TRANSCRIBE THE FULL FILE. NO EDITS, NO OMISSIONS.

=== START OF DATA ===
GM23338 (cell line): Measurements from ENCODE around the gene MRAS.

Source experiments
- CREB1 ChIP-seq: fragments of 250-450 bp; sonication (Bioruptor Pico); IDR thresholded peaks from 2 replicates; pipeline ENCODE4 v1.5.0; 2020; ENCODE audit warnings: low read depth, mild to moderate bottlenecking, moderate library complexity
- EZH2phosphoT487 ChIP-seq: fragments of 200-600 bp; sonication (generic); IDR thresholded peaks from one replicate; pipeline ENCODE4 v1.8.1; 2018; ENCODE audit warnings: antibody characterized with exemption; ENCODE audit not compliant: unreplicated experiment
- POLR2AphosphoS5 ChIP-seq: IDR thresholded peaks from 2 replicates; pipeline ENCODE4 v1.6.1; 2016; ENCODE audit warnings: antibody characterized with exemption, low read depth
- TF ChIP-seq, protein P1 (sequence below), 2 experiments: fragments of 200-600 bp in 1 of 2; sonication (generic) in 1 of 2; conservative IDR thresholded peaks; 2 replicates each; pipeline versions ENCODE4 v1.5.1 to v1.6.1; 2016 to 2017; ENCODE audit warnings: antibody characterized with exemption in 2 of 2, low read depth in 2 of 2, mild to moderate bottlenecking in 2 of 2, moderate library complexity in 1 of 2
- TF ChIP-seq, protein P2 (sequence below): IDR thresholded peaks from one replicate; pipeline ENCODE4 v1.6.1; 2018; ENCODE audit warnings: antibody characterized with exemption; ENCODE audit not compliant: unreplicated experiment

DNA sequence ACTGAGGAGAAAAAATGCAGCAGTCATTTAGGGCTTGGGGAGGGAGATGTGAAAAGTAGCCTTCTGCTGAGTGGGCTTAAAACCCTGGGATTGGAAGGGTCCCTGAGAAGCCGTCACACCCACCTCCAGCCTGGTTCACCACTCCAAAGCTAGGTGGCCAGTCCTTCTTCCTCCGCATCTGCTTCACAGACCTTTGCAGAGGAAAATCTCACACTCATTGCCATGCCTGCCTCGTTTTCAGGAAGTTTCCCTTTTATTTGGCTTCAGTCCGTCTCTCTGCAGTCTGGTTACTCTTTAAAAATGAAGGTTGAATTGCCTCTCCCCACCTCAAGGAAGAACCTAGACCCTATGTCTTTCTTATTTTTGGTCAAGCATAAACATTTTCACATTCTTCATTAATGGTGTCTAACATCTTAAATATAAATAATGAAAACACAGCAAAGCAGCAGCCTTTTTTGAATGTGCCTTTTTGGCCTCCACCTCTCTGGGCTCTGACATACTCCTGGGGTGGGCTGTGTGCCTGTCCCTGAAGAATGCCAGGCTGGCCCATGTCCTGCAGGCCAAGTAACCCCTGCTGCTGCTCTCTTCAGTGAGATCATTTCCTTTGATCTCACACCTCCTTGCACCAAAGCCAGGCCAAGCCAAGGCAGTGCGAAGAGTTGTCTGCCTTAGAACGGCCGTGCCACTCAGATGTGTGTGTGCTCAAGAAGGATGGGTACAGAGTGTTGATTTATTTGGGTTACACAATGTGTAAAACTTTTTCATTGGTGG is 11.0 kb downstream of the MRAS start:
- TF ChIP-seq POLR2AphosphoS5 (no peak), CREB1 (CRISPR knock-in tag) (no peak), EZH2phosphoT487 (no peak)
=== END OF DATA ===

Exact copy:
GM23338 (cell line): Measurements from ENCODE around the gene MRAS.

Source experiments
- CREB1 ChIP-seq: fragments of 250-450 bp; sonication (Bioruptor Pico); IDR thresholded peaks from 2 replicates; pipeline ENCODE4 v1.5.0; 2020; ENCODE audit warnings: low read depth, mild to moderate bottlenecking, moderate library complexity
- EZH2phosphoT487 ChIP-seq: fragments of 200-600 bp; sonication (generic); IDR thresholded peaks from one replicate; pipeline ENCODE4 v1.8.1; 2018; ENCODE audit warnings: antibody characterized with exemption; ENCODE audit not compliant: unreplicated experiment
- POLR2AphosphoS5 ChIP-seq: IDR thresholded peaks from 2 replicates; pipeline ENCODE4 v1.6.1; 2016; ENCODE audit warnings: antibody characterized with exemption, low read depth
- TF ChIP-seq, protein P1 (sequence below), 2 experiments: fragments of 200-600 bp in 1 of 2; sonication (generic) in 1 of 2; conservative IDR thresholded peaks; 2 replicates each; pipeline versions ENCODE4 v1.5.1 to v1.6.1; 2016 to 2017; ENCODE audit warnings: antibody characterized with exemption in 2 of 2, low read depth in 2 of 2, mild to moderate bottlenecking in 2 of 2, moderate library complexity in 1 of 2
- TF ChIP-seq, protein P2 (sequence below): IDR thresholded peaks from one replicate; pipeline ENCODE4 v1.6.1; 2018; ENCODE audit warnings: antibody characterized with exemption; ENCODE audit not compliant: unreplicated experiment

DNA sequence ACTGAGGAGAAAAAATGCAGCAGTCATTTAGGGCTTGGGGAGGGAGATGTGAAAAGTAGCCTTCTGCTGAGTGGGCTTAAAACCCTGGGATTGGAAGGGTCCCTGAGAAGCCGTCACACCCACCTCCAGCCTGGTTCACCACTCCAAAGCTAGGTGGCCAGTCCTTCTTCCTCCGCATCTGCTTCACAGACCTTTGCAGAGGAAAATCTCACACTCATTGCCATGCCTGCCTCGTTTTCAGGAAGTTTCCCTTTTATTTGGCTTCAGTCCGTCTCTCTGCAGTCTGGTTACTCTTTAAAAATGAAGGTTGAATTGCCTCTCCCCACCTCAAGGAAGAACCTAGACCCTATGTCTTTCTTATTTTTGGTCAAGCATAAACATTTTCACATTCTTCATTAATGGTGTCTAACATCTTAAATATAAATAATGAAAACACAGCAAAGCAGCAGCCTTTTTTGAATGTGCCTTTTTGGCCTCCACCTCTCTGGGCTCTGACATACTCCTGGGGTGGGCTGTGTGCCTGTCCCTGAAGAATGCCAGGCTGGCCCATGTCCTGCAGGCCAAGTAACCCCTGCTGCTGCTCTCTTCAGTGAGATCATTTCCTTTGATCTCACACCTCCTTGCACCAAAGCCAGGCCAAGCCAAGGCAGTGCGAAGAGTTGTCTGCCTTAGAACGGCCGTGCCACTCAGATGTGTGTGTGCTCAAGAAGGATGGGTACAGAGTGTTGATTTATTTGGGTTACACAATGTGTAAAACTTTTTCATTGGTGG is 11.0 kb downstream of the MRAS start:
- TF ChIP-seq POLR2AphosphoS5 (no peak), CREB1 (CRISPR knock-in tag) (no peak), EZH2phosphoT487 (no peak)